The Five-banded Gliding Lizard (Draco quinquefasciatus) is a medium-sized lizard that inhibits lowland primary rainforest, often close to swamps or other water bodies. This species is easily identified by the five dark bands across the live green dorsum and patagium. It often stays at the base of tree trunks to feed on ants, termites and other small insects. This species ranges from Southern Thailand and Peninsular Malaysia, to Sumatra and Borneo.
Today, there are hundreds of species of reptiles in Malaysia. The major groups being crocodiles, turtles, snakes, liards and frogs. All reptiles are cold-blooded, which is why they warm themselves in the sun, and have bodies covered in dry, horny scales. Some reptiles lay eggs; others give birth to live young.
All reptiles are vertebrates, animal with backbones. They are low to the ground, and all except snakes and a few lizards have four legs.
The size of reptiles can range from the very tiniest of frogs that are smaller than a person’s thumbnail to crocodiles that are several meters long. An astonishing fact of these species is their ability to glide from tree to tree or from a tree to the forest floor.
30sen – Varanus Dumerilli
30sen – Varanus Rudicollis
50sen – Gonocephalus Grandis
RM1 – Crocodylus Porosus
RM2 – Draco Quinquefasciatus (MS)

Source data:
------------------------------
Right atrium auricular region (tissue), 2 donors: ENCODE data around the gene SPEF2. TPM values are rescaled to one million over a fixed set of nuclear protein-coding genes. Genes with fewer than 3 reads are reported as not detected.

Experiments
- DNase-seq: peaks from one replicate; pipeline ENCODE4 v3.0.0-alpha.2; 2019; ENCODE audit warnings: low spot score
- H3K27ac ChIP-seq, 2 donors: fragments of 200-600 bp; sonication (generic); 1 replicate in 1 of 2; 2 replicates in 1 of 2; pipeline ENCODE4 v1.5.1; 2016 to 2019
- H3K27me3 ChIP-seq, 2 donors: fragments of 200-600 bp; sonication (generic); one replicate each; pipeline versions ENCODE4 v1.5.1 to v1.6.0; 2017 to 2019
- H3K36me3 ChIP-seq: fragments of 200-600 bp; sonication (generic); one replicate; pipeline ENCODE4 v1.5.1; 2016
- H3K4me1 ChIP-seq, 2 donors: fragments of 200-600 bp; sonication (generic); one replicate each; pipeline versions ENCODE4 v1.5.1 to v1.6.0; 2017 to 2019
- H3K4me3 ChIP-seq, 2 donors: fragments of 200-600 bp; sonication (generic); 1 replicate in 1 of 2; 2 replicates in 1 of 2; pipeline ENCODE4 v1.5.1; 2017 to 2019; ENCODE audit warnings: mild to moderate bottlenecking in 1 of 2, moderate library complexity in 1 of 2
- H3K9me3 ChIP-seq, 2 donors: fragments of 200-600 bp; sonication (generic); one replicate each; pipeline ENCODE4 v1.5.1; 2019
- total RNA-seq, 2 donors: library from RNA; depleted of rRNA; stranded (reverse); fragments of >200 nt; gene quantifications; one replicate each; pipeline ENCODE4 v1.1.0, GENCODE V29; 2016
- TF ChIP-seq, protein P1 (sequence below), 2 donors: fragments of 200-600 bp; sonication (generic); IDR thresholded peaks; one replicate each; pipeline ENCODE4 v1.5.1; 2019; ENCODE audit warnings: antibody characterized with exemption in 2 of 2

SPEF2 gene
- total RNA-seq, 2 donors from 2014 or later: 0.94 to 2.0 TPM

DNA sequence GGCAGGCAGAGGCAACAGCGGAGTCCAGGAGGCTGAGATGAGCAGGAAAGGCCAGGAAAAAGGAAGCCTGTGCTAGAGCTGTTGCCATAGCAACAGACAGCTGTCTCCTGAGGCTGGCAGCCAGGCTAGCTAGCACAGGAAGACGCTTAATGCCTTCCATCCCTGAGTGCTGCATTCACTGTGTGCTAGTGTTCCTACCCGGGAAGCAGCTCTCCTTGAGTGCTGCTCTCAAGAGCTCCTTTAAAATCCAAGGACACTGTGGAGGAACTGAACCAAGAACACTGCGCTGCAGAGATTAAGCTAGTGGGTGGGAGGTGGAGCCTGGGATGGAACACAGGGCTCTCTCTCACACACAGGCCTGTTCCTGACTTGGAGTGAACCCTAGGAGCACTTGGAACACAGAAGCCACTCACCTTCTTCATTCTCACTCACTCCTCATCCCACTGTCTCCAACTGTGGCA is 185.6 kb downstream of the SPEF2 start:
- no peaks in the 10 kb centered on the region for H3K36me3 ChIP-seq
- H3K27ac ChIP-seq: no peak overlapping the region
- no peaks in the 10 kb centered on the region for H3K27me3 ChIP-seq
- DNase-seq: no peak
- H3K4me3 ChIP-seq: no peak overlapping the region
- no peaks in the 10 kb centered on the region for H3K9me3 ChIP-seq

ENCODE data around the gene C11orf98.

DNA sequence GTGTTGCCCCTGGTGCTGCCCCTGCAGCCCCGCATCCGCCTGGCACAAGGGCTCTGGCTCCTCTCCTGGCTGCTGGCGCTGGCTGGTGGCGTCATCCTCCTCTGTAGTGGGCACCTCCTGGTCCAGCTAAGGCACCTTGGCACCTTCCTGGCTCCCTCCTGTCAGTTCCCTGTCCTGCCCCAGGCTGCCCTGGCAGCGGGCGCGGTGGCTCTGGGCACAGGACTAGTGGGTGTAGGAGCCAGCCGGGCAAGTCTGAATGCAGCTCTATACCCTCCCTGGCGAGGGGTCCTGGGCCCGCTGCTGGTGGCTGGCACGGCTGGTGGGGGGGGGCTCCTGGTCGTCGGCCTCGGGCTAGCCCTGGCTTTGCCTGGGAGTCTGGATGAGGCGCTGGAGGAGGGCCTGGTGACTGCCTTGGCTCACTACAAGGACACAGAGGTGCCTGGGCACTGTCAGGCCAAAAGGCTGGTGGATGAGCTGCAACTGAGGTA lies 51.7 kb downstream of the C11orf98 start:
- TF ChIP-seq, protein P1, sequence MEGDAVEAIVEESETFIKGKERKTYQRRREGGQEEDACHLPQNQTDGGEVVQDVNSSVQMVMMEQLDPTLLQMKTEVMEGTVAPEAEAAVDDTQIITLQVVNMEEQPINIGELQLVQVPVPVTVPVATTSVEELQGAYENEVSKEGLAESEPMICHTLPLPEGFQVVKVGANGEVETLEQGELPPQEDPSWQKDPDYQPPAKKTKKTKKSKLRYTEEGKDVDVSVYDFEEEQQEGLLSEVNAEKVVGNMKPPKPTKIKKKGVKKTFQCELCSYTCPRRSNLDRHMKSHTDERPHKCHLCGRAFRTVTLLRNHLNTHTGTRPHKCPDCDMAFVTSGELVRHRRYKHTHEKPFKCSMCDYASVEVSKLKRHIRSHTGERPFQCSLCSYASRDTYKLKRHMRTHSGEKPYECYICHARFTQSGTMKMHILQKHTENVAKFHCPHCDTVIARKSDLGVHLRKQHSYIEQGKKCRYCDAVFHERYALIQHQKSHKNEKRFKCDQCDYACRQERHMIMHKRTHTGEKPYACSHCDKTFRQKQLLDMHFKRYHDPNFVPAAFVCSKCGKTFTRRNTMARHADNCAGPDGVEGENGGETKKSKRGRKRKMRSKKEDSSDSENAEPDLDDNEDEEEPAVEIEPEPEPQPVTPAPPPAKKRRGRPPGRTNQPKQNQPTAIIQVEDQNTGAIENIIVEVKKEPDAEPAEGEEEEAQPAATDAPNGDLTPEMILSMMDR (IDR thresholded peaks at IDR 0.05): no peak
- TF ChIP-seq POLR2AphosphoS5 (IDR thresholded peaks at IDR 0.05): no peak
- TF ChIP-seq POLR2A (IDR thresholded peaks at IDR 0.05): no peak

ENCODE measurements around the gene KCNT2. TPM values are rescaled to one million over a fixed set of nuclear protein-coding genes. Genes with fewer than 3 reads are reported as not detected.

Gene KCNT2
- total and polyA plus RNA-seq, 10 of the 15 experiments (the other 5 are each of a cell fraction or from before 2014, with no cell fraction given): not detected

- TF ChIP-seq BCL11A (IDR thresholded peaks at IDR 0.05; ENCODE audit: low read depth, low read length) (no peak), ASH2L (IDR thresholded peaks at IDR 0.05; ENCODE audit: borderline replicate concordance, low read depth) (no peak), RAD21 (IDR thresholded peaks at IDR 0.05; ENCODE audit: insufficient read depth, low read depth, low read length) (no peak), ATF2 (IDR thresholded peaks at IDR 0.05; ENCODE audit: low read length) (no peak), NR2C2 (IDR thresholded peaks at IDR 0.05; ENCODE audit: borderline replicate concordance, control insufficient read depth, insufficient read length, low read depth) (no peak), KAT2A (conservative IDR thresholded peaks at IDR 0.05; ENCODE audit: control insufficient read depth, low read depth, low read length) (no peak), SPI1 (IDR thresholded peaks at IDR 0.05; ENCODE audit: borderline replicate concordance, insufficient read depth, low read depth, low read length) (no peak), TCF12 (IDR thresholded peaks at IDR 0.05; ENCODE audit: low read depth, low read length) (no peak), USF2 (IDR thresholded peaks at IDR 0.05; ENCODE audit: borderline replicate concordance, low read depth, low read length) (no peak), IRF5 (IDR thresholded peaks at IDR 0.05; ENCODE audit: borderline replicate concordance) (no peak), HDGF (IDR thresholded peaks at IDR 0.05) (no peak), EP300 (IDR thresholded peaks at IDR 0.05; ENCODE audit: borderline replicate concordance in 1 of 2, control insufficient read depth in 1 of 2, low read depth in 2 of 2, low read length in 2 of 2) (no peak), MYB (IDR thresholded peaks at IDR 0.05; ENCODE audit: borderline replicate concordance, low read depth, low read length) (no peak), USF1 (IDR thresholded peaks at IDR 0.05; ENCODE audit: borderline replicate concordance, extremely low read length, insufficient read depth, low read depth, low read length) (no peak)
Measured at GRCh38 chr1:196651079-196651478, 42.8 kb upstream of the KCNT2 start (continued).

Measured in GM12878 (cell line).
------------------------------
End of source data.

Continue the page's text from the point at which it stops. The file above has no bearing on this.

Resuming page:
Sheets: 30sen x 20, 30sen x 20, 50sen x 20, RM1 x 20
The Harlequin Monitor (Varanus dumerilii) is a fairly large monitor that can demonstrate an incredible shyness when observed. The juvenile Harlequin Monitor tends to be more colorful than the adult. This is due to its bold orange-colored head, which however disappears with growth. Its diet includes insects such as termites, ants, cockroaches and so on. This lizard inhibits Southern West Malaysia, Sumatra and Borneo.
The rare Rough-necked Monitor (Varanus rudicollis) is characterized by its greatly enlarged, strongly kneeled neck scales that are arranged in 10-12 longitunal series. It is dark with crossbands and reddish areas on the side of the neck. Reaching 120 cm in total, this arboreal monitor inhibits Southern West Malaysia and Borneo.
The Great Anghehead Lizard (Gonocephalus grandis) is amazing to observe in the wild because of its incredible camouflage when blending into the environment. A crest runs down the length of the male lizard’s body, and some have spikes over the large dewlaps. This lizard is usually blue in color, but can vary in different situations. This species occurs in the far south of Thailand, Malaysia, Sumatra and in Borneo.
Estuarine crocodile (Crocodylus), the largest of all the crocodile species, can be found in such extensive places that range from Eastern India, Southern China through Malaysia and the Philippines to Northern Australia and the Pacific Islands. This crocodile usually inhibits river estuaries and coastal regions including mangroves and remote beaches. It feeds on various vertebrates including fish, water birds and various mammals.